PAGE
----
We agree with him. Those popular photos of Lagos that we see now remind us how far gone we are as a state, and as we wonder what our present day photos will look like in decades to come, Bukunmi says “it is important to capture moments like our present.”
Through his lens, Bukunmi could be anything – a wedding photographer, a style photographer, just anything. Why did he choose documentary photography?
When I started my photography journey, I wasn’t sure of what area to specialise in. During one of the conferences I attended in Lagos, a top photographer said one had to carve a niche for themselves. I thought to myself “surely, I can’t be doing everything.”
One day, I participated in a photo walk in Lagos, we hit the streets, and told stories with our pictures. Then, in 2015, documentary photography wasn’t so common and I got inspired to go into it. There, I decided I wanted to tell stories with my photos. I also decided that if I was going to tell stories with my photos, I wouldn’t do it in Lagos. When people search for Nigeria on Google, photos of Lagos pop up everywhere. Lagos is not Nigeria and, in a way, I decided I wanted to put more photos of Nigeria out there – and that’s where the travel photography part came in. I’ve been to 19 states in Nigeria so far, and that’s mainly because I want to tell the story of different parts of Nigeria and then Africa.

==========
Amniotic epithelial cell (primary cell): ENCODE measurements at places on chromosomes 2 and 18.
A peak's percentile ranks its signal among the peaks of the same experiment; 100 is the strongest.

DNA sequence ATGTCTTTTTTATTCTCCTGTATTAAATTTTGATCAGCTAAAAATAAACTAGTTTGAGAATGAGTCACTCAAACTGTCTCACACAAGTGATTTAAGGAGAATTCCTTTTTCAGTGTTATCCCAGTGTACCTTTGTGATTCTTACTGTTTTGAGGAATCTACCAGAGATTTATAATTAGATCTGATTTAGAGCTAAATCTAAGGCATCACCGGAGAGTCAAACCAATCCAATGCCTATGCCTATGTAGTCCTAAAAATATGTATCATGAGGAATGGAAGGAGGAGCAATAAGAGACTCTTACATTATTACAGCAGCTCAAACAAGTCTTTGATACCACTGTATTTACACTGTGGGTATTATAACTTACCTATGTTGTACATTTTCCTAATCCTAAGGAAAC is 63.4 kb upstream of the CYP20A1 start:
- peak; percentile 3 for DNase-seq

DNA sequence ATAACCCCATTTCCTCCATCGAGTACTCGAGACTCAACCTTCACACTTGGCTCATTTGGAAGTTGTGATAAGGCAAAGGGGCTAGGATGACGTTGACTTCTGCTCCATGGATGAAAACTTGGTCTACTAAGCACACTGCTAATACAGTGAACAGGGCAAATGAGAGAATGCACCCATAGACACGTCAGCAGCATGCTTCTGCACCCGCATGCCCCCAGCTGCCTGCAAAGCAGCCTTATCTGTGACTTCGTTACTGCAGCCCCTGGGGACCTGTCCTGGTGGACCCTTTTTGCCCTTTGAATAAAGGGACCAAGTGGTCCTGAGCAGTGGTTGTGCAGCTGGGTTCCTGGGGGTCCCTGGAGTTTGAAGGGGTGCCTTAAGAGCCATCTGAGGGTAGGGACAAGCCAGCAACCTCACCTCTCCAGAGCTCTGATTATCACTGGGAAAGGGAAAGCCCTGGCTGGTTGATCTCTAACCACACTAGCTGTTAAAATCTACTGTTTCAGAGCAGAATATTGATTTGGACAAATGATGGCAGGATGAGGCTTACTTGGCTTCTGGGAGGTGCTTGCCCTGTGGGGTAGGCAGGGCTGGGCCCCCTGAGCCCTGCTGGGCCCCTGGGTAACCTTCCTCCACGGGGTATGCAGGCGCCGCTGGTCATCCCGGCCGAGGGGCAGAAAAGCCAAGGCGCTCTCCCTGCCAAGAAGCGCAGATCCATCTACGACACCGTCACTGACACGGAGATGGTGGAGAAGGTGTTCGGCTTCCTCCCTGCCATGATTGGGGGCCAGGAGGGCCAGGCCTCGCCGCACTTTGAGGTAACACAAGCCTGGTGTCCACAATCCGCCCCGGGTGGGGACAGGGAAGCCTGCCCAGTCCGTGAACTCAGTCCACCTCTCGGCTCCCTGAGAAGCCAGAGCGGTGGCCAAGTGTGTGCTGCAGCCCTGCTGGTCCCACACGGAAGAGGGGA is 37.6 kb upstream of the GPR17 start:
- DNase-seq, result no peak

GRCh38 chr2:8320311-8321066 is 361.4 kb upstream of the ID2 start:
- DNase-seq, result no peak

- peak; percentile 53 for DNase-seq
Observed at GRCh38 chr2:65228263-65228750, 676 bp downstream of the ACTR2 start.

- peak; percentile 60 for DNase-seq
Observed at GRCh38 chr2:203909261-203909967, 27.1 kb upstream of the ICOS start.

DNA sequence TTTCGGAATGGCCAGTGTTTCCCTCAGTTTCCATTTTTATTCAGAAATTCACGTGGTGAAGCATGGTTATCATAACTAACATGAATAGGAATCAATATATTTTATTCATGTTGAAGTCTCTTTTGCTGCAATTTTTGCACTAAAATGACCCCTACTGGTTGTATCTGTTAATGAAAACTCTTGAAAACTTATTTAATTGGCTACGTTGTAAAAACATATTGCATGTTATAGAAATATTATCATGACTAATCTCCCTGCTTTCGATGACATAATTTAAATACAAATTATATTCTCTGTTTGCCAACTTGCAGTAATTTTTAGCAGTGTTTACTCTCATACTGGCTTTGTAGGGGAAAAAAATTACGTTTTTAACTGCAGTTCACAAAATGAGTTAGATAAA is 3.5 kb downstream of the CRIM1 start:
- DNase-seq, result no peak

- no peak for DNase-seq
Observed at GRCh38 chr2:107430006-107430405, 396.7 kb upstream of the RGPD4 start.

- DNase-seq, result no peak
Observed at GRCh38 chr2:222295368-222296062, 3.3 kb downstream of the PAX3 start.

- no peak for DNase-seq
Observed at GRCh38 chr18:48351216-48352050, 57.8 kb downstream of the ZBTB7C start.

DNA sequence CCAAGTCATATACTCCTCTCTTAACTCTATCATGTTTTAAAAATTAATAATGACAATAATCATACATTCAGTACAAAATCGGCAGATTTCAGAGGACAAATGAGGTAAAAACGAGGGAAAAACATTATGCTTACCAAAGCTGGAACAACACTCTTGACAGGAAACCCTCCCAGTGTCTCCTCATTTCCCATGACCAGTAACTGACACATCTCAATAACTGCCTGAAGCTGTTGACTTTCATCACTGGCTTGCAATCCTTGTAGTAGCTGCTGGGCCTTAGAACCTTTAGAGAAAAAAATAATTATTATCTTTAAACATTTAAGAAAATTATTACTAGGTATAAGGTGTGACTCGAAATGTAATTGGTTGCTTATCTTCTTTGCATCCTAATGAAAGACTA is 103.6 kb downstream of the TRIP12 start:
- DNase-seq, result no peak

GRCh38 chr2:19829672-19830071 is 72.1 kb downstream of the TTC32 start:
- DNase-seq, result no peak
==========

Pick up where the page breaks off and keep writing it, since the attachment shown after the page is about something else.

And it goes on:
Travelling to places unknown in search of stories, we all agree, is a daring course. But is it a worthy one for Bukunmi? “I enjoy the education that comes with it. You don’t know a lot about it and when you travel, you have to ask questions on why certain things are done in certain ways. You explore a new culture by asking questions, you get to see and know a lot of things,” he answers.
See, in this country, many people are steadily angry. How would you, as a photographer, walk up to someone pounding yam to take their photo. What if they hit your head with the pestle? Bukunmi throws his head back as he laughs.
I must have a fixer in that community – that is someone to get me settled in the community and give me a tour. Before bringing out my camera, I make friends with the locals, I try to learn and speak their language, help them pound their yams or chop their firewood. By the time I ask to take photos of them, they are already comfortable enough to let me.
Ah, that works. So what does he do with the photos taken?